We figured that the big Ford's new independent underpinnings would give it an edge against its full-size SUV competitors. One look at the gorgeous aluminum lower control arms on the front and rear suspension dispels any notion that the Expedition is old-school utility. One editor reports, "On well-paved suburban lanes, the ride is smooth, yet roll and bounding are well-controlled. The suspension communicates what's going on underfoot, too." The Expedition's steering and brakes also were praised for their responsiveness and crispness. But as roads become twistier and bumpier, the Ford starts to feel heavy and chassis communication gets intrusive with the sounds of the suspension going about its work. A sport sedan it is not.
Four-wheel independent suspension is a dynamic plus, but the Expedition's corpulence and p
The Expedition is at its best in cruise mode as an all-weather shuttlecraft probing the outer reaches of suburbia. Ford's full-size SUV offers class-exclusive features, such as a second-row seat with a Centerslide middle section that allows parents to move that portion of the seat forward to tend to a child in a safety seat. A Powerfold option for the third-row seats raises or lowers the seatbacks flat to the floor with the flick of a switch.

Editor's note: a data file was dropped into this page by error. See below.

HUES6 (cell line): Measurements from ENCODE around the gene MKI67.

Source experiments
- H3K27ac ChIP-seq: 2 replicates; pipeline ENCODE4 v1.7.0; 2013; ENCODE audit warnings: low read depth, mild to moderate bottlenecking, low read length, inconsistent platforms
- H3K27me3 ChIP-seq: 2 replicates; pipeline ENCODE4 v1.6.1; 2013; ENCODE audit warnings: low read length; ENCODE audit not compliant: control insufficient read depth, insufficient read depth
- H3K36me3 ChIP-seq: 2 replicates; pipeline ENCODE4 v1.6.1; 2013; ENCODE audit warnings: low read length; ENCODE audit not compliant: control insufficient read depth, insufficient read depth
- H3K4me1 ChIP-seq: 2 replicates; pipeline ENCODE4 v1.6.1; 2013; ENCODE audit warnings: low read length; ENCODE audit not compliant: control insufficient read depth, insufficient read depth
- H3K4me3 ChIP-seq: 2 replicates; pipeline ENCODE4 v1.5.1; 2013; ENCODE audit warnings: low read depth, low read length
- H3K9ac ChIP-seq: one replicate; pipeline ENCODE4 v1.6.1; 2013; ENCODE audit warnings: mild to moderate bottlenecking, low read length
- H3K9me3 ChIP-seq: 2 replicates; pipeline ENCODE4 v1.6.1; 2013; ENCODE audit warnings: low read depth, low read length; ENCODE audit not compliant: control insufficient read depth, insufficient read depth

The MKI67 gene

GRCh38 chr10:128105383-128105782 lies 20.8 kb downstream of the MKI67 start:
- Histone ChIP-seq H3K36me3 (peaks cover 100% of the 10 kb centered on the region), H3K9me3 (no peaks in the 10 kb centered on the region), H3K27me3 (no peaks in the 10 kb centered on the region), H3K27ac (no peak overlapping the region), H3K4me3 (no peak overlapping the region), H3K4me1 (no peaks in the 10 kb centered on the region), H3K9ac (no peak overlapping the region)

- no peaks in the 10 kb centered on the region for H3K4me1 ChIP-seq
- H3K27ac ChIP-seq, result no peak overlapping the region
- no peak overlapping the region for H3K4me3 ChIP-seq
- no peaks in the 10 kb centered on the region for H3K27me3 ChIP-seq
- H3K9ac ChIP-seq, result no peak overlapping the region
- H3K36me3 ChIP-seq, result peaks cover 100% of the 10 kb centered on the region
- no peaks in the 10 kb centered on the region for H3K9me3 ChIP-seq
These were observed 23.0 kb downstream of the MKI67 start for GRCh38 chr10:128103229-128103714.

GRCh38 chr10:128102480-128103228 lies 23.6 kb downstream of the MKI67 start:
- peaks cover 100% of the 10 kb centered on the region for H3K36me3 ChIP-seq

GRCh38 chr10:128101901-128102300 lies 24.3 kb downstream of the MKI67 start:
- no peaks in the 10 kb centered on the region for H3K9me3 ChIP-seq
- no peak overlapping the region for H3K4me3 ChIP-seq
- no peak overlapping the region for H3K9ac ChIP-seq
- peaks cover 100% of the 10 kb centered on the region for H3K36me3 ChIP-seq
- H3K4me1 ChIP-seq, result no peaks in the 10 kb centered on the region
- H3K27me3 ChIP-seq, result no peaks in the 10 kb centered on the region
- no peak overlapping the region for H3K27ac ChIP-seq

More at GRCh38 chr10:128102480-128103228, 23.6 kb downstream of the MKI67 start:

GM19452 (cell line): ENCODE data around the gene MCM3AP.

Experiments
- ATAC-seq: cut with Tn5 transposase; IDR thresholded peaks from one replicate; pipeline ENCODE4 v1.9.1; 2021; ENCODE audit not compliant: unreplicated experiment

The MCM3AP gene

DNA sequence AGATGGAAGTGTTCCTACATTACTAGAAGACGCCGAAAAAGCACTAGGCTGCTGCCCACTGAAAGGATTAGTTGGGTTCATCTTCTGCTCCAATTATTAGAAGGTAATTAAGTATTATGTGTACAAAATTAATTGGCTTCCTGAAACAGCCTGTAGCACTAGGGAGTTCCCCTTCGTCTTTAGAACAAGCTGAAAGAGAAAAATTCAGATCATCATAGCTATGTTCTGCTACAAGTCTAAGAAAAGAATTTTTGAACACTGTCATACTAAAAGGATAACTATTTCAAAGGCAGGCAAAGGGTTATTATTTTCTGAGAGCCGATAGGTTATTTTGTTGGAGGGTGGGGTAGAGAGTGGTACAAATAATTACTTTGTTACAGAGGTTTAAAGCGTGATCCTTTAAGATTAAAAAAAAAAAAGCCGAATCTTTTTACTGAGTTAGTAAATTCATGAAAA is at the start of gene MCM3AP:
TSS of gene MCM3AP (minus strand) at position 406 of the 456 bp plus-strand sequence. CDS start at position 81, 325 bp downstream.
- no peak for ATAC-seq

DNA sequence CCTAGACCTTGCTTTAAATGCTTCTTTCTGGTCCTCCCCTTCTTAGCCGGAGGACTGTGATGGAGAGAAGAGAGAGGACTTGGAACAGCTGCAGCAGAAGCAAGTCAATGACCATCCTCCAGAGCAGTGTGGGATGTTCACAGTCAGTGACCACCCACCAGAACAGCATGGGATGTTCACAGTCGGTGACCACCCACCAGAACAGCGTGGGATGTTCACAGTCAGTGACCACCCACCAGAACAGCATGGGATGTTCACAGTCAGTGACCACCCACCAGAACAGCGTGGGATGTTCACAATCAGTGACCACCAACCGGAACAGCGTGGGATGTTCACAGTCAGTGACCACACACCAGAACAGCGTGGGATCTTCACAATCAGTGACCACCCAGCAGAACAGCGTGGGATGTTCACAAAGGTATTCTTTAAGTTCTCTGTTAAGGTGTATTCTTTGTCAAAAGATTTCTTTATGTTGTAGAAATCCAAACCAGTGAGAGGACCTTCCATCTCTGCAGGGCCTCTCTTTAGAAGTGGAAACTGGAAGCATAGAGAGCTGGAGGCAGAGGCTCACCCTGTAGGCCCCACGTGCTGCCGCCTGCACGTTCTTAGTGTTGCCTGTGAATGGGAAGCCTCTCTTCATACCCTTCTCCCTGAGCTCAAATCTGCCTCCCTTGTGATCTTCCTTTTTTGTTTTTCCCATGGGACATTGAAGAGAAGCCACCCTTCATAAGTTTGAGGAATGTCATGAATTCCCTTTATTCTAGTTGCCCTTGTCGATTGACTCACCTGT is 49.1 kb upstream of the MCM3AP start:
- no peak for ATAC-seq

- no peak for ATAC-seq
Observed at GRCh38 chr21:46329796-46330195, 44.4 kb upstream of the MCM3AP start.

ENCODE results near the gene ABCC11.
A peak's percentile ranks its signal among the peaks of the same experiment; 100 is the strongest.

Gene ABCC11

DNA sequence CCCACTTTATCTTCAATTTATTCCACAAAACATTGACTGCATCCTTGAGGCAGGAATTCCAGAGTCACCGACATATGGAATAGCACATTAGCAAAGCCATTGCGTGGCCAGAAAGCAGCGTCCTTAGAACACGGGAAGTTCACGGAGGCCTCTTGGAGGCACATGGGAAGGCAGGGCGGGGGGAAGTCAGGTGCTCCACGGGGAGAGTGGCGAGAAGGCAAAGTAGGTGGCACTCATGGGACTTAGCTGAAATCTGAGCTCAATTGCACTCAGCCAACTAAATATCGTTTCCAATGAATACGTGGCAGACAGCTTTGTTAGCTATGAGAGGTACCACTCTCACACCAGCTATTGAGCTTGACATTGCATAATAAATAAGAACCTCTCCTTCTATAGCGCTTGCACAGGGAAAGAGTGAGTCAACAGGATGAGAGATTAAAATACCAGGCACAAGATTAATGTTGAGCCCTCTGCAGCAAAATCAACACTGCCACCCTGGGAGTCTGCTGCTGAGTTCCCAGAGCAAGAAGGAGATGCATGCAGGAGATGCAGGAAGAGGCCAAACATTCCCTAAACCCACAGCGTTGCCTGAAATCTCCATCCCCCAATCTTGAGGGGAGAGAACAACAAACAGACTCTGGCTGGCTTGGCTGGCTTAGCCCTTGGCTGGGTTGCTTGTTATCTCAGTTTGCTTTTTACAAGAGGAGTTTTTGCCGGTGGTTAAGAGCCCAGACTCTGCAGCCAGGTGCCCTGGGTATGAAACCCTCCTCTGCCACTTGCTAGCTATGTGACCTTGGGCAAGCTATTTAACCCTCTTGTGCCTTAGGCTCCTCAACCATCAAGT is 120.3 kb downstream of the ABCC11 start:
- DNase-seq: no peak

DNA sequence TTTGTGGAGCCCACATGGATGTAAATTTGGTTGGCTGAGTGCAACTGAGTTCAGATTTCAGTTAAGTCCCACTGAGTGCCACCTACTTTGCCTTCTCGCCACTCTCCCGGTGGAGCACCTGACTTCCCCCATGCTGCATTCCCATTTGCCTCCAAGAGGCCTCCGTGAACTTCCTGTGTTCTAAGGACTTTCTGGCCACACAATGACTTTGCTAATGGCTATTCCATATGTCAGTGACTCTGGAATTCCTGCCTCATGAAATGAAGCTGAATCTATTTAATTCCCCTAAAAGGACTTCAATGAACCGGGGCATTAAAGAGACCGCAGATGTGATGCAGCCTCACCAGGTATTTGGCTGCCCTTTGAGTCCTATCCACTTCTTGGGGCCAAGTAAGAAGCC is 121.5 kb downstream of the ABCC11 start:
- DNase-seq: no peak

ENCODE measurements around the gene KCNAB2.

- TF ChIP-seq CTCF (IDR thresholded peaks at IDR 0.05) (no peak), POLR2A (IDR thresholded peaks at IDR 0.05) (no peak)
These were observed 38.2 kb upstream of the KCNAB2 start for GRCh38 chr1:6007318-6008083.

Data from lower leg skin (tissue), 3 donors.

The Expedition NBX replaces last year's FX4 Off-Road package and basically dresses a midlevel XLT with tubular step bars, skidplates, high-pressure Sachs shocks, heavy-duty floormats, chromed steel wheels, and the larger of Ford's two Triton V-8s. The Expedition, though heavy, underpowered, and outgunned in several other areas, remains a nice piece, and the power third-row seat thing is trick.
The Expedition's optional power folding third-row seat is split 70/30 for passenger/cargo